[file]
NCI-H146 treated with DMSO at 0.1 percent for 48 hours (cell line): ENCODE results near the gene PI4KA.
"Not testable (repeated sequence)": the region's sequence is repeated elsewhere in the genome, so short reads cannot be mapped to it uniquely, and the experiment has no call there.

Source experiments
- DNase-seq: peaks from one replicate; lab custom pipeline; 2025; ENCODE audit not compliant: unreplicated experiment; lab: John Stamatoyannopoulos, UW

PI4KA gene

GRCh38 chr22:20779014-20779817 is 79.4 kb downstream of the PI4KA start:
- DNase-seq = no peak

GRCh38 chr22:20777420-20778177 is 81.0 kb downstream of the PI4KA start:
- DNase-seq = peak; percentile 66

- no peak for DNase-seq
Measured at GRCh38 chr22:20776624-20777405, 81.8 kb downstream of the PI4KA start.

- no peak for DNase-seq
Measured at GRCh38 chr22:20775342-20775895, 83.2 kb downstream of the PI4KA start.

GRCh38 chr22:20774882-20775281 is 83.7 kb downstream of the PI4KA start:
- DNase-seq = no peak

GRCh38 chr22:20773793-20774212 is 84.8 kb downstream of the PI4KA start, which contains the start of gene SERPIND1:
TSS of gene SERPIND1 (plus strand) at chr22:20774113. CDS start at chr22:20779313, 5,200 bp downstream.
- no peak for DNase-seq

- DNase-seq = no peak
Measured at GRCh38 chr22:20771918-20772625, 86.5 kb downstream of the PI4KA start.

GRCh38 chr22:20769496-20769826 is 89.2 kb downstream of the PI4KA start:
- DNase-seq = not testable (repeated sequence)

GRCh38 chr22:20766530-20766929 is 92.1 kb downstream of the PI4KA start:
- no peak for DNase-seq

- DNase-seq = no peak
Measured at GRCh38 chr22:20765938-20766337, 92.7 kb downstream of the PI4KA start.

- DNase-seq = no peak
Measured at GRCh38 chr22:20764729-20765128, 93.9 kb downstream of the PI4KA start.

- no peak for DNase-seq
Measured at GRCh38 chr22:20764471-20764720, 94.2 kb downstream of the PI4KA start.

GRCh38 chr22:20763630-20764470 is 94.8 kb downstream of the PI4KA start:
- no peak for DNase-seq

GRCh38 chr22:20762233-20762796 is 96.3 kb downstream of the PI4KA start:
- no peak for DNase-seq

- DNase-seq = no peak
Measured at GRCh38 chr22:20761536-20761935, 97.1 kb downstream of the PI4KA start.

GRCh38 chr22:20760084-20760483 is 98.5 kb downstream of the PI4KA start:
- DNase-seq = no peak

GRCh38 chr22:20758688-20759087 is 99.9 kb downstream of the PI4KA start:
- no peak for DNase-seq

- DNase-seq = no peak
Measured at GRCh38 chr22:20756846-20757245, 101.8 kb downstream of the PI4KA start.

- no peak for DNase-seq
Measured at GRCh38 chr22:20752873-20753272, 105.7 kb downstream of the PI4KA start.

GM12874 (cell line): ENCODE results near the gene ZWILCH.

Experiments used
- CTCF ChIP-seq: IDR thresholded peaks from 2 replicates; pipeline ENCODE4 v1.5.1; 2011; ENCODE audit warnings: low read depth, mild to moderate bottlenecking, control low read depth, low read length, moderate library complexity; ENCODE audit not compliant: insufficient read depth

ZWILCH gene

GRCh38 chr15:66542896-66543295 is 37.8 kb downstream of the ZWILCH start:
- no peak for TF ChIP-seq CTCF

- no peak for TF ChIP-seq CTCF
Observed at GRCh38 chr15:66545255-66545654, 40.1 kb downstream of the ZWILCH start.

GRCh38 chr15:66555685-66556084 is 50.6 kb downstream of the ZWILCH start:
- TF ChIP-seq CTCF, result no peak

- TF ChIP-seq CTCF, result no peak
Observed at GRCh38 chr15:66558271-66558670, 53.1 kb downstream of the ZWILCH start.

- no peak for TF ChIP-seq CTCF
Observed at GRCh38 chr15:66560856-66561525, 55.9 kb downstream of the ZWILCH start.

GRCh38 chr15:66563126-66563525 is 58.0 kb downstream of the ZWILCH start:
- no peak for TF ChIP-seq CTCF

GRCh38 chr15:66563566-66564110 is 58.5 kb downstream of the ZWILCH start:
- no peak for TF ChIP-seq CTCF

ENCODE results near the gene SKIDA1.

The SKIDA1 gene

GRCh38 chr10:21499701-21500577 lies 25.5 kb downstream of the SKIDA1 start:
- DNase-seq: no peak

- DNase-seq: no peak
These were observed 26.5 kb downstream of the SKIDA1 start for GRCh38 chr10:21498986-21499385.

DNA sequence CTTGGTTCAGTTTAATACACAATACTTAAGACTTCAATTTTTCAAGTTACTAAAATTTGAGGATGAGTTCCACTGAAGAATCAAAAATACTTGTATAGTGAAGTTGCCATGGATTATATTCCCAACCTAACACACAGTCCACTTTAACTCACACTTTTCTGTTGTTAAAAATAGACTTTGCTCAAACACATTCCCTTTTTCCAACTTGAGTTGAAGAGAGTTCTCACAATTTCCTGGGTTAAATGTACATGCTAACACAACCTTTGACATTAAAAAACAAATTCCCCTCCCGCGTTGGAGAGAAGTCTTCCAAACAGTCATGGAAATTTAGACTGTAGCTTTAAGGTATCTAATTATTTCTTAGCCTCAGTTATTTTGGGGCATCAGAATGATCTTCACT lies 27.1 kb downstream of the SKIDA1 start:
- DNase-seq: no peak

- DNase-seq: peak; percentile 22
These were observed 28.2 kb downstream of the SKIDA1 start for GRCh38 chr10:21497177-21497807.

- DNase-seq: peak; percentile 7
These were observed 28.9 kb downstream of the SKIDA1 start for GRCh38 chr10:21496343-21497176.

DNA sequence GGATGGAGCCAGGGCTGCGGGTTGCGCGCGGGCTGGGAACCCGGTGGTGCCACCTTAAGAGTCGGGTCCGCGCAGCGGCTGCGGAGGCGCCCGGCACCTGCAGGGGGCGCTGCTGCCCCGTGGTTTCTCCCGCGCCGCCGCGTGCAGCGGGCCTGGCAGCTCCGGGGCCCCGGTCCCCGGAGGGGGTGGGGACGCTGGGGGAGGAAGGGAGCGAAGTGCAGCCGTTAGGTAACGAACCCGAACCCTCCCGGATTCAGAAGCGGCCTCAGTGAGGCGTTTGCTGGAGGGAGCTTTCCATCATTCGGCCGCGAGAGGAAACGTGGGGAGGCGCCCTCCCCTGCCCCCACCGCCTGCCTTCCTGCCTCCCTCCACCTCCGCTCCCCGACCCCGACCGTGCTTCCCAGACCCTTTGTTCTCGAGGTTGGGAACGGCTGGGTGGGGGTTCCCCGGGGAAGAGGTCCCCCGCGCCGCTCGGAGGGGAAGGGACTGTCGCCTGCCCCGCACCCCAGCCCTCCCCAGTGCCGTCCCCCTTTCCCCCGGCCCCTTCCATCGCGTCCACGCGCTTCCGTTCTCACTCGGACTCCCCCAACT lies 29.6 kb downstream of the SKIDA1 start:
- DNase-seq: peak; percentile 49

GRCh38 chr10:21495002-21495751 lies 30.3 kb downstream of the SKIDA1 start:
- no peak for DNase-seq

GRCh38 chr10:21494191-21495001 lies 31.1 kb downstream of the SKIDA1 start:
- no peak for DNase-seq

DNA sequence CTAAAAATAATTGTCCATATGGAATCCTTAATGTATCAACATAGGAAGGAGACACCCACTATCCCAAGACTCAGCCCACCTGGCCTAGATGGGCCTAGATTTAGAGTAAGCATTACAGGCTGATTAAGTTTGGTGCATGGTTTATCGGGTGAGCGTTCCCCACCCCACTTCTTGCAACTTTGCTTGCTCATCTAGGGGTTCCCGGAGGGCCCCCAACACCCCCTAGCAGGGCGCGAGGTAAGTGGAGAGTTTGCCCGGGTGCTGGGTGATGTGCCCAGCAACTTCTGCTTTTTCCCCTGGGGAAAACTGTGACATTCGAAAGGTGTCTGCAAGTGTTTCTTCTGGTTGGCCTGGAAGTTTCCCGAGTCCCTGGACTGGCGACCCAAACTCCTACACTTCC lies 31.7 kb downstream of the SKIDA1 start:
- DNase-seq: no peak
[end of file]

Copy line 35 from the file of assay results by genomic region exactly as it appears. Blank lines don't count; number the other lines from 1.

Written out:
- DNase-seq = no peak